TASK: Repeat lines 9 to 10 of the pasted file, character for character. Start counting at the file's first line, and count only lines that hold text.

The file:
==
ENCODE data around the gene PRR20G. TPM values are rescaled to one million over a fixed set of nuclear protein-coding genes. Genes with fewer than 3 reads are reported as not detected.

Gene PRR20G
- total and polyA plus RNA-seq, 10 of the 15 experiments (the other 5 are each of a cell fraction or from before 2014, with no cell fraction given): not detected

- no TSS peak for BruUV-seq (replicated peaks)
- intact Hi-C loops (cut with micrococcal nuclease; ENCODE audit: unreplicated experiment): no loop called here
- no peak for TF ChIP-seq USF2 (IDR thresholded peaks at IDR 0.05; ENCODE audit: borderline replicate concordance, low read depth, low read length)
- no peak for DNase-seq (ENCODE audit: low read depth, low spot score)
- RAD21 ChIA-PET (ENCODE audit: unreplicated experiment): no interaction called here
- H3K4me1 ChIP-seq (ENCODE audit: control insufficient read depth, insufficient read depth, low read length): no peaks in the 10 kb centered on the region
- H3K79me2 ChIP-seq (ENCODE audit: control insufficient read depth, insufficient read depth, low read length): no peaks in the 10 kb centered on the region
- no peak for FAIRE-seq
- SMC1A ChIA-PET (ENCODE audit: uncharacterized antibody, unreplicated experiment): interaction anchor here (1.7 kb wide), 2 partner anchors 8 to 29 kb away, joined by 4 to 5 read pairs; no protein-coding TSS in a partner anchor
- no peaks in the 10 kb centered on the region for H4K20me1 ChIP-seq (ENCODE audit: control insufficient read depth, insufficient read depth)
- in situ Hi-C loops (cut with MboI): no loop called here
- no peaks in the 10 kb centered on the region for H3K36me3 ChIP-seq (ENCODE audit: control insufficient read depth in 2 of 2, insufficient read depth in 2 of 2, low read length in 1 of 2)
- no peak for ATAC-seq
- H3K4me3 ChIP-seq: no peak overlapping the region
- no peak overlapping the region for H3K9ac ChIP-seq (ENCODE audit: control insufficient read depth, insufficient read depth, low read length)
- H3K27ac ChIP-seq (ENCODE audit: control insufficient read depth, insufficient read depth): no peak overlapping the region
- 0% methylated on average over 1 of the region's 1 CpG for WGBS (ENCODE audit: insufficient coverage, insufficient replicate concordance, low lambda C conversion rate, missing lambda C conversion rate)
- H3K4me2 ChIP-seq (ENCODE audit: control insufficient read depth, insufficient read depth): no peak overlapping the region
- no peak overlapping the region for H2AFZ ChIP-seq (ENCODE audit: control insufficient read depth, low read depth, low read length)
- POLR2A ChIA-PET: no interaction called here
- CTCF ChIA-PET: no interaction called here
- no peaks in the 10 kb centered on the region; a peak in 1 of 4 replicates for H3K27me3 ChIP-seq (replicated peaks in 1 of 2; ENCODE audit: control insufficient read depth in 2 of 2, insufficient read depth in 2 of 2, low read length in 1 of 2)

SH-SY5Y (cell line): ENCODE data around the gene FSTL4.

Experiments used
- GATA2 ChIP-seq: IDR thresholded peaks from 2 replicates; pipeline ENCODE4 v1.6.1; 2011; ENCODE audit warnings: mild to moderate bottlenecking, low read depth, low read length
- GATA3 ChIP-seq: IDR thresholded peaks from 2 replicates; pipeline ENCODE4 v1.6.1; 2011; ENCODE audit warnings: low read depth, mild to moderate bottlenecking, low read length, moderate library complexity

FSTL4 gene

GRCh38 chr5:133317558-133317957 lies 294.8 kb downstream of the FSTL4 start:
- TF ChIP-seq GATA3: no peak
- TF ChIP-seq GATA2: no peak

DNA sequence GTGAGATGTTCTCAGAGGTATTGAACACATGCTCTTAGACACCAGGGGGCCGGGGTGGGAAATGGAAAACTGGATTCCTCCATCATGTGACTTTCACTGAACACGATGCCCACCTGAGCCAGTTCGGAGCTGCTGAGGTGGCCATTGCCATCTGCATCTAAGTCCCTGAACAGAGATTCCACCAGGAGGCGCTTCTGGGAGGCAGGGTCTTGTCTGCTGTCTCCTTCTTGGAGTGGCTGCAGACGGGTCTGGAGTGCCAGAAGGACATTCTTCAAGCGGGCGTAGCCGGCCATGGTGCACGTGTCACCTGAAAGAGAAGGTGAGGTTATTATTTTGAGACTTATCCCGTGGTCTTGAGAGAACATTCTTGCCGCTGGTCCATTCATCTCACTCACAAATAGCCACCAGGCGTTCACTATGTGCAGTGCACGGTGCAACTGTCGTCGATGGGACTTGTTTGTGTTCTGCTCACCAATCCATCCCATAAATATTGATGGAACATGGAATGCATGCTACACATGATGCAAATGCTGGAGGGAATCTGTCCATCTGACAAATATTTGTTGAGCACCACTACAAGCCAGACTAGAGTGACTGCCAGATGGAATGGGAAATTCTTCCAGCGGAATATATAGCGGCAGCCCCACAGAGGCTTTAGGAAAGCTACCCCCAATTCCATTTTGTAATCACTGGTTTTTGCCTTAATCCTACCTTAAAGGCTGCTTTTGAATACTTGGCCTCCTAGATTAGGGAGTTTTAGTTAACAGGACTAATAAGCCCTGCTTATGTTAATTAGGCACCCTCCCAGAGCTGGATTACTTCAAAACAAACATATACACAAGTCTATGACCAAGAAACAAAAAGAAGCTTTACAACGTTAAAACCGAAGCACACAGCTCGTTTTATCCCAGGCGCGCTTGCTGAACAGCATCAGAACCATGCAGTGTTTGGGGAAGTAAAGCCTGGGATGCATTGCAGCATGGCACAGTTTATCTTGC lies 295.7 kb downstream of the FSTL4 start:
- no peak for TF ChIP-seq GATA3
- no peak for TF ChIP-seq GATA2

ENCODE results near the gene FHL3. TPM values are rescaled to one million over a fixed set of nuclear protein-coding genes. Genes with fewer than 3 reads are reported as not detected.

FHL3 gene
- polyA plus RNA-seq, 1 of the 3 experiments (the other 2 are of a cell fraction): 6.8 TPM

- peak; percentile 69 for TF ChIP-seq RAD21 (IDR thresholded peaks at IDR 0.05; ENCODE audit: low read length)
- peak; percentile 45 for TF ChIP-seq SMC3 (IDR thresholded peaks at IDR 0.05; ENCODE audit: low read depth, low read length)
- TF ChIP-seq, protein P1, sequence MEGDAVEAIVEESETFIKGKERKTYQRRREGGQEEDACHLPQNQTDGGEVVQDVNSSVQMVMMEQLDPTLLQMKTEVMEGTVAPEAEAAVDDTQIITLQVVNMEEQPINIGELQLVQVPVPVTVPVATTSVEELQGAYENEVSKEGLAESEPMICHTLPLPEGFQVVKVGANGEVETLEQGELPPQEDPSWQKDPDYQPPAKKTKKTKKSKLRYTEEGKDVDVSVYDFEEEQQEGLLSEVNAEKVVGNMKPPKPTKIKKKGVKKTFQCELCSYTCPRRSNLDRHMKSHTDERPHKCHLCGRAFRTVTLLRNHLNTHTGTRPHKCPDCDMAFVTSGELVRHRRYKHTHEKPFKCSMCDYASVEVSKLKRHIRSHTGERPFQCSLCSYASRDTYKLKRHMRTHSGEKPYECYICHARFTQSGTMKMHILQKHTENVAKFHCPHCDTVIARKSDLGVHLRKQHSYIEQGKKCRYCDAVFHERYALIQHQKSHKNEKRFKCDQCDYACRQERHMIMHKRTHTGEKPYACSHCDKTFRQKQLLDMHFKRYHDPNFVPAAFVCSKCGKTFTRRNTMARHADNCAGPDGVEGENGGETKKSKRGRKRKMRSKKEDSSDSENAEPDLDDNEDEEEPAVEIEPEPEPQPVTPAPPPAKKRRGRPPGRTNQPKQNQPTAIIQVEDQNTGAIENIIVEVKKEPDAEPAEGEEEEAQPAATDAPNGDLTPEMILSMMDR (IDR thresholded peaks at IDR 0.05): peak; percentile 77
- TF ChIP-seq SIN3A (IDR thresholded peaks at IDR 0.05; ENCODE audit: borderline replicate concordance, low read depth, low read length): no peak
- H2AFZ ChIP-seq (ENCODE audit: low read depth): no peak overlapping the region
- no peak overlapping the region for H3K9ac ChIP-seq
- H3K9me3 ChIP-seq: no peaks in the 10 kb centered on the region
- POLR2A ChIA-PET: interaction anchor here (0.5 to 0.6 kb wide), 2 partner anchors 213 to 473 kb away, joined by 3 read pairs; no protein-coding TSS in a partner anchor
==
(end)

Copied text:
- H3K4me1 ChIP-seq (ENCODE audit: control insufficient read depth, insufficient read depth, low read length): no peaks in the 10 kb centered on the region
- H3K79me2 ChIP-seq (ENCODE audit: control insufficient read depth, insufficient read depth, low read length): no peaks in the 10 kb centered on the region